Timed to be at the top of their game

Featured in:
August 2012

The London 2012 Paralympic Games begin on 29th August. Steve Gibbs interviews two county Paralympians eager to grasp the chance to turn their dedication and hard work into Games glory.
As if being a double World Champion by the age of twenty-two wasn’t enough, one of the favourites for Paralympic success this summer has her sights set on making an ever greater impact in her sport.
Doddington’s Sophie Wells has already become the first disabled rider to compete simultaneously in Para-equestrian and able-bodied teams, and hopes one day to qualify for the GB Olympic team.

“Whether that’s a realistic aim is a different matter,” she said rather modestly. “I would have to be very lucky with a horse or win the lottery! To do something that hadn’t been done before was special, and I wanted to prove that para-riders can do it. I was very proud.”

Wells missed out on the 2008 Paralympics following an injury to her horse, Touchdown; an event which has not only reinforced her phlegmatic outlook on life but also strengthened the unique relationship with her equine partners.

“It has added motivation, but it has also added a sense of reality. I don’t take anything for granted with them, I just take one day at a time. I love animals and horses, and the connection you have with such a big animal that cannot communicate by talking gives you a special bond.

“They are animals with their own minds and own moods. They can get up one day, like us, and be in a bad mood,” she said, “but it is down to the rider to notice and change that. Horses have a lot of trust in their rider which is important.”

As with many Paralympians, Wells began horse riding as part of her treatment, for amniotic band syndrome, which restricts the use of her hands and lower legs. Despite an allergy to horses, her burgeoning career appears, to outsiders, as something of a whirlwind.

“It has just progressed naturally,” she explained. “I’m lucky I got the opportunity to ride a horse like Pinocchio (who Wells hopes will join her in London) and he has taught me so much and taken me so far, so a lot is credited to him and his owner, Jackie Walker.”

Also crediting coach, Angela Weiss with much of her own success, Sophie’s ambitions for London 2012 are typically self-effacing – “keep my horses fit and healthy, and show them at the best of their ability” – but when she describes the qualities required to become an Olympic dressage rider – “perfectionist, critical, determined, dedicated, patient” – you realise there is more to Wells than she chooses to reveal.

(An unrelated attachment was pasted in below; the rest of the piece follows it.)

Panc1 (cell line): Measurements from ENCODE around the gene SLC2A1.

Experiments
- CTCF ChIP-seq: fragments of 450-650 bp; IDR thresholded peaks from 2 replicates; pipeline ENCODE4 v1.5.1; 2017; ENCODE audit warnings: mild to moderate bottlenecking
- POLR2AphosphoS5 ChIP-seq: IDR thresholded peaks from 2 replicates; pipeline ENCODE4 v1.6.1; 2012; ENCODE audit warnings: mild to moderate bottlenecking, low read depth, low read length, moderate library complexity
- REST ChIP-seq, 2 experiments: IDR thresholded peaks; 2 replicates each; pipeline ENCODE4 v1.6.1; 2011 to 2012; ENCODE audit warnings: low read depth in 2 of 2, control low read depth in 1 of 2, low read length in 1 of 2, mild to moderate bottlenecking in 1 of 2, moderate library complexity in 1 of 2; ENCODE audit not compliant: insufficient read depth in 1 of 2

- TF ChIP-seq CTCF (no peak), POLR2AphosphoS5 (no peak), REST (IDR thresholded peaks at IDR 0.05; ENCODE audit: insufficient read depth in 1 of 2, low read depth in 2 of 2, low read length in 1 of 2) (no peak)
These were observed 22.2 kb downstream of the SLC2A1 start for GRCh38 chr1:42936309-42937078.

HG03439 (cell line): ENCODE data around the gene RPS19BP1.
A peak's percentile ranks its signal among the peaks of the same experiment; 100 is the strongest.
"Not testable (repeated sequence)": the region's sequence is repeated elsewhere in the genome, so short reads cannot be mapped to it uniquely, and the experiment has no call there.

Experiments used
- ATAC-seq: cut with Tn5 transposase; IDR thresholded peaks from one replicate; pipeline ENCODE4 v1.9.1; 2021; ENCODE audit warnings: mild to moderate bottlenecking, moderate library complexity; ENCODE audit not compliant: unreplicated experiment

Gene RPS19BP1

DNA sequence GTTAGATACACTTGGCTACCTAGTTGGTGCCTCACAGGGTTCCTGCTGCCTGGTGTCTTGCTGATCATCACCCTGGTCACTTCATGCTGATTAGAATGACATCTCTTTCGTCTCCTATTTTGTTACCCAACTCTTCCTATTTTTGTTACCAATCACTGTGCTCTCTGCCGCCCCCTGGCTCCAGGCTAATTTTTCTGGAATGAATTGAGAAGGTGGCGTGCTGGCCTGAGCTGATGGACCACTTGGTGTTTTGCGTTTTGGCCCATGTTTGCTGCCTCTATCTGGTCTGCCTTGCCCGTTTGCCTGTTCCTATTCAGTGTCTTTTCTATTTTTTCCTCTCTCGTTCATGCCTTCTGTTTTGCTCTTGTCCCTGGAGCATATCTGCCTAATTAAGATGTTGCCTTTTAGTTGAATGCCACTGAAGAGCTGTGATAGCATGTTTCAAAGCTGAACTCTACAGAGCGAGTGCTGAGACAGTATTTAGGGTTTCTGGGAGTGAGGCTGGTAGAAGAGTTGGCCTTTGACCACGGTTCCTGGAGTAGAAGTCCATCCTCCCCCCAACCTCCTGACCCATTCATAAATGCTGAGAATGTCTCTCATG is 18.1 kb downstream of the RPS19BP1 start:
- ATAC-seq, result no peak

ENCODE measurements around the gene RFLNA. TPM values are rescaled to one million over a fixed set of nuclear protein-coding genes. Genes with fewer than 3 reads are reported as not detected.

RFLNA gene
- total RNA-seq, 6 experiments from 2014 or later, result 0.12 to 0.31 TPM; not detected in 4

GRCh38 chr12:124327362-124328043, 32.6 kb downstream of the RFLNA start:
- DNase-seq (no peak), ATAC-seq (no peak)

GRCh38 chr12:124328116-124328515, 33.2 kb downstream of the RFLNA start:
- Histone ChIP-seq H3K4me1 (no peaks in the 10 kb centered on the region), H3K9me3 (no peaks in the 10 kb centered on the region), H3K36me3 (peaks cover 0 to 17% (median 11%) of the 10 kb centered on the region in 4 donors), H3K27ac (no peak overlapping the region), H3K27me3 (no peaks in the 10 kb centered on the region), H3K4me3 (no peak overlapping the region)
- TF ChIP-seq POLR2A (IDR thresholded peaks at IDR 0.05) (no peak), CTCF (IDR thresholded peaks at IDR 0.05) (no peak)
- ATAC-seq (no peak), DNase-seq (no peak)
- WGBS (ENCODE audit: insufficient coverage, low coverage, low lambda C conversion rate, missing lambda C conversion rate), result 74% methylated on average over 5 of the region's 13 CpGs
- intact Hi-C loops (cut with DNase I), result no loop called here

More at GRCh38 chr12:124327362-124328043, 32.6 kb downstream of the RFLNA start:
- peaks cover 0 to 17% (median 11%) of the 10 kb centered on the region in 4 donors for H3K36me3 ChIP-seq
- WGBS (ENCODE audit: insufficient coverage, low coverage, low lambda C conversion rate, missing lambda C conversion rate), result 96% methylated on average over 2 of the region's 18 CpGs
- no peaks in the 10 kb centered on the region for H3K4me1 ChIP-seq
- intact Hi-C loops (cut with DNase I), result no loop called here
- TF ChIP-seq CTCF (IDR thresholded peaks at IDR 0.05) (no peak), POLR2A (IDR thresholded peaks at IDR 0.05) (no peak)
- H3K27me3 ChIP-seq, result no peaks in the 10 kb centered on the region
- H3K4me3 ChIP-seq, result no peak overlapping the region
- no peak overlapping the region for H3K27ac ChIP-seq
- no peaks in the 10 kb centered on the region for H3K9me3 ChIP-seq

Both her past record and current form, in winning two golds at July’s Hartpury Festival of Dressage, suggest that a medal is easily within her grasp, even if she wouldn’t admit it.

“It’s exciting that such a big sporting event is coming to our country and we can be involved in it, and make us proud to be British,” she said enthusiastically. “But you can’t control other horses and riders’ performances, or the judges. We work hard every day, and do the best we can, but I do it for the love of my horses primarily.”

On the verge of reaching the pinnacle of their careers, and making amazing feats of human endeavour seem like just another day at the office, it’s reassuring to know that even world-class athletes crave the occasional home comfort.

“No-one enjoys getting up at half-past five in the morning and going swimming, do they?” said four-time Paralympic medallist Rob Welbourn, safe in the knowledge that he would receive no argument. “It’s not a natural thing to do. Throughout the winter, when it’s cold and dark and wet, it is pretty nasty at times.”